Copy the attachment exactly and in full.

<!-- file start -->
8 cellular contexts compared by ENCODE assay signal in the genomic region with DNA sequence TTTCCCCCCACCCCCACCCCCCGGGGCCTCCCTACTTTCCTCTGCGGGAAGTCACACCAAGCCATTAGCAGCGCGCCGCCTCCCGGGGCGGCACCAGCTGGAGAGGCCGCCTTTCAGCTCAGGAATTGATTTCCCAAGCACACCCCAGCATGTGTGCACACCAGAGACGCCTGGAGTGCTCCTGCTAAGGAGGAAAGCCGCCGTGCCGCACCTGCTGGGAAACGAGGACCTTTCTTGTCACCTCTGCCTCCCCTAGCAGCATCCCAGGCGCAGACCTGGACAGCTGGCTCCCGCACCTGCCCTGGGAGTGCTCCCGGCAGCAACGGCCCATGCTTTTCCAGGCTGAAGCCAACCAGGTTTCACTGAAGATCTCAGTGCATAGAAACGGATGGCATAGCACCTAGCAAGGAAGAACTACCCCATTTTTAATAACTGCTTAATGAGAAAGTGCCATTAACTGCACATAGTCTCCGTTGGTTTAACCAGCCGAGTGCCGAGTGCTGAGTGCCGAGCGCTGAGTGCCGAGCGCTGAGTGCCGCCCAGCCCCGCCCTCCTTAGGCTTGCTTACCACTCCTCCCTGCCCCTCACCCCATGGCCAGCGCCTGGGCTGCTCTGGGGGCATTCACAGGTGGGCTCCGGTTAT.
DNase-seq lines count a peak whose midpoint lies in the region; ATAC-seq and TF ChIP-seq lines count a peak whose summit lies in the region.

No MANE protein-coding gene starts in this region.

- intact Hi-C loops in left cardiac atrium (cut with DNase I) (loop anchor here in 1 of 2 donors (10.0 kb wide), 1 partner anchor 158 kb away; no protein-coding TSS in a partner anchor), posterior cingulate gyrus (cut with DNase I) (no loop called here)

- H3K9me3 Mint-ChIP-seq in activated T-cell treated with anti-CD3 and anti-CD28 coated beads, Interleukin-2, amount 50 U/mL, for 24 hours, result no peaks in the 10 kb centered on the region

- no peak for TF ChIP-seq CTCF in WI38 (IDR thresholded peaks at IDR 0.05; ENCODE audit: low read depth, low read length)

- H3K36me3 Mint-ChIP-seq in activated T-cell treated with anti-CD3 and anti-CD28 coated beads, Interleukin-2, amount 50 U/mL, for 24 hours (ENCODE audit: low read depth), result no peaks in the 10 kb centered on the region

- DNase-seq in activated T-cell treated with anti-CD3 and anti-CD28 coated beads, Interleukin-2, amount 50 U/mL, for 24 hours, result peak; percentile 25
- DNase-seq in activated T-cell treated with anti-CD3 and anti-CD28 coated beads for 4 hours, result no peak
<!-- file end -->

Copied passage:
8 cellular contexts compared by ENCODE assay signal in the genomic region with DNA sequence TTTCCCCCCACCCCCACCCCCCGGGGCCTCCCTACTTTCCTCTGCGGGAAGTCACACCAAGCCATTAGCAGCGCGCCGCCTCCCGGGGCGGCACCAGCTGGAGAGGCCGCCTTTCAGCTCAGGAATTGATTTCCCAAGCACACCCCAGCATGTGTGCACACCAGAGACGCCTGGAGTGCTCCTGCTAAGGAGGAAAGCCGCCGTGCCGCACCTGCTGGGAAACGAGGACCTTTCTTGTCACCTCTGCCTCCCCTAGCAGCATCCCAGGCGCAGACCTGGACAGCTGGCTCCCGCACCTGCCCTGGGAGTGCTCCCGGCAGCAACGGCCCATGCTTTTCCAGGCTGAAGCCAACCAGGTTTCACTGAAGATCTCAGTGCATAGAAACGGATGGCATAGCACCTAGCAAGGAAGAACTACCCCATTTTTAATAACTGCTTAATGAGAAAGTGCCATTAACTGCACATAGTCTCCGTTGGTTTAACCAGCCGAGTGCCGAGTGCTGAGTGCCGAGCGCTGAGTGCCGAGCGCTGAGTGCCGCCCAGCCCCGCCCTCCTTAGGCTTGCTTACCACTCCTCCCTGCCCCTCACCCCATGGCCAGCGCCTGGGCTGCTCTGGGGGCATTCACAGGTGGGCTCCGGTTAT.
DNase-seq lines count a peak whose midpoint lies in the region; ATAC-seq and TF ChIP-seq lines count a peak whose summit lies in the region.

No MANE protein-coding gene starts in this region.

- intact Hi-C loops in left cardiac atrium (cut with DNase I) (loop anchor here in 1 of 2 donors (10.0 kb wide), 1 partner anchor 158 kb away; no protein-coding TSS in a partner anchor), posterior cingulate gyrus (cut with DNase I) (no loop called here)

- H3K9me3 Mint-ChIP-seq in activated T-cell treated with anti-CD3 and anti-CD28 coated beads, Interleukin-2, amount 50 U/mL, for 24 hours, result no peaks in the 10 kb centered on the region

- no peak for TF ChIP-seq CTCF in WI38 (IDR thresholded peaks at IDR 0.05; ENCODE audit: low read depth, low read length)

- H3K36me3 Mint-ChIP-seq in activated T-cell treated with anti-CD3 and anti-CD28 coated beads, Interleukin-2, amount 50 U/mL, for 24 hours (ENCODE audit: low read depth), result no peaks in the 10 kb centered on the region

- DNase-seq in activated T-cell treated with anti-CD3 and anti-CD28 coated beads, Interleukin-2, amount 50 U/mL, for 24 hours, result peak; percentile 25
- DNase-seq in activated T-cell treated with anti-CD3 and anti-CD28 coated beads for 4 hours, result no peak